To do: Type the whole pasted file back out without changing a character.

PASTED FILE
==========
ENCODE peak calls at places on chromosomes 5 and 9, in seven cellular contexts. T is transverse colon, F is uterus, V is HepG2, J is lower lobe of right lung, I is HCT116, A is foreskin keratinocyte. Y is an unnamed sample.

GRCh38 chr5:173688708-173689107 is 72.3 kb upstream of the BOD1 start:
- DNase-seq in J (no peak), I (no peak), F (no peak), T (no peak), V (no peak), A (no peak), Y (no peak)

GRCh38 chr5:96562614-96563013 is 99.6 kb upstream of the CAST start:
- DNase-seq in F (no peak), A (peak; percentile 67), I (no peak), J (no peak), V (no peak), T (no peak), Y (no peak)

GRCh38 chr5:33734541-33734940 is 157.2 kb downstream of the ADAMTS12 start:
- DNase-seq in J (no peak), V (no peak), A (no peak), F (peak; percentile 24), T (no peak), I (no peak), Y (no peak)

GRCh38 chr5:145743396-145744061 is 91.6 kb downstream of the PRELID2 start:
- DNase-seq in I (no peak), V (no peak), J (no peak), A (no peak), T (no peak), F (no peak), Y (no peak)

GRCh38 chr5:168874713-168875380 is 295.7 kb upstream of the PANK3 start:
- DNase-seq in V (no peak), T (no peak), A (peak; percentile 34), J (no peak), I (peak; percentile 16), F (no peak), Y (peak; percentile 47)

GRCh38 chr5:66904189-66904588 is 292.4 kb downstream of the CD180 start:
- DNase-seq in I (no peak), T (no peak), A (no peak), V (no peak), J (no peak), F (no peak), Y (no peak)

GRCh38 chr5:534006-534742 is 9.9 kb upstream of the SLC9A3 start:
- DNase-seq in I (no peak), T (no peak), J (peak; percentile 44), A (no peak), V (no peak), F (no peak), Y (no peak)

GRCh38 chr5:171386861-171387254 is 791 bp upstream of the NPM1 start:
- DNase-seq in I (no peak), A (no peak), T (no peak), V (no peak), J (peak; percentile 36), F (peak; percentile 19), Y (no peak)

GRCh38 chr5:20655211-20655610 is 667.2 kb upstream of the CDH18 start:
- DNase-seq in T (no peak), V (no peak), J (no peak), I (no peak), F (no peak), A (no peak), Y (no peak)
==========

ENCODE peak calls at places on chromosomes 5 and 9, in seven cellular contexts. T is transverse colon, F is uterus, V is HepG2, J is lower lobe of right lung, I is HCT116, A is foreskin keratinocyte. Y is an unnamed sample.

GRCh38 chr5:173688708-173689107 is 72.3 kb upstream of the BOD1 start:
- DNase-seq in J (no peak), I (no peak), F (no peak), T (no peak), V (no peak), A (no peak), Y (no peak)

GRCh38 chr5:96562614-96563013 is 99.6 kb upstream of the CAST start:
- DNase-seq in F (no peak), A (peak; percentile 67), I (no peak), J (no peak), V (no peak), T (no peak), Y (no peak)

GRCh38 chr5:33734541-33734940 is 157.2 kb downstream of the ADAMTS12 start:
- DNase-seq in J (no peak), V (no peak), A (no peak), F (peak; percentile 24), T (no peak), I (no peak), Y (no peak)

GRCh38 chr5:145743396-145744061 is 91.6 kb downstream of the PRELID2 start:
- DNase-seq in I (no peak), V (no peak), J (no peak), A (no peak), T (no peak), F (no peak), Y (no peak)

GRCh38 chr5:168874713-168875380 is 295.7 kb upstream of the PANK3 start:
- DNase-seq in V (no peak), T (no peak), A (peak; percentile 34), J (no peak), I (peak; percentile 16), F (no peak), Y (peak; percentile 47)

GRCh38 chr5:66904189-66904588 is 292.4 kb downstream of the CD180 start:
- DNase-seq in I (no peak), T (no peak), A (no peak), V (no peak), J (no peak), F (no peak), Y (no peak)

GRCh38 chr5:534006-534742 is 9.9 kb upstream of the SLC9A3 start:
- DNase-seq in I (no peak), T (no peak), J (peak; percentile 44), A (no peak), V (no peak), F (no peak), Y (no peak)

GRCh38 chr5:171386861-171387254 is 791 bp upstream of the NPM1 start:
- DNase-seq in I (no peak), A (no peak), T (no peak), V (no peak), J (peak; percentile 36), F (peak; percentile 19), Y (no peak)

GRCh38 chr5:20655211-20655610 is 667.2 kb upstream of the CDH18 start:
- DNase-seq in T (no peak), V (no peak), J (no peak), I (no peak), F (no peak), A (no peak), Y (no peak)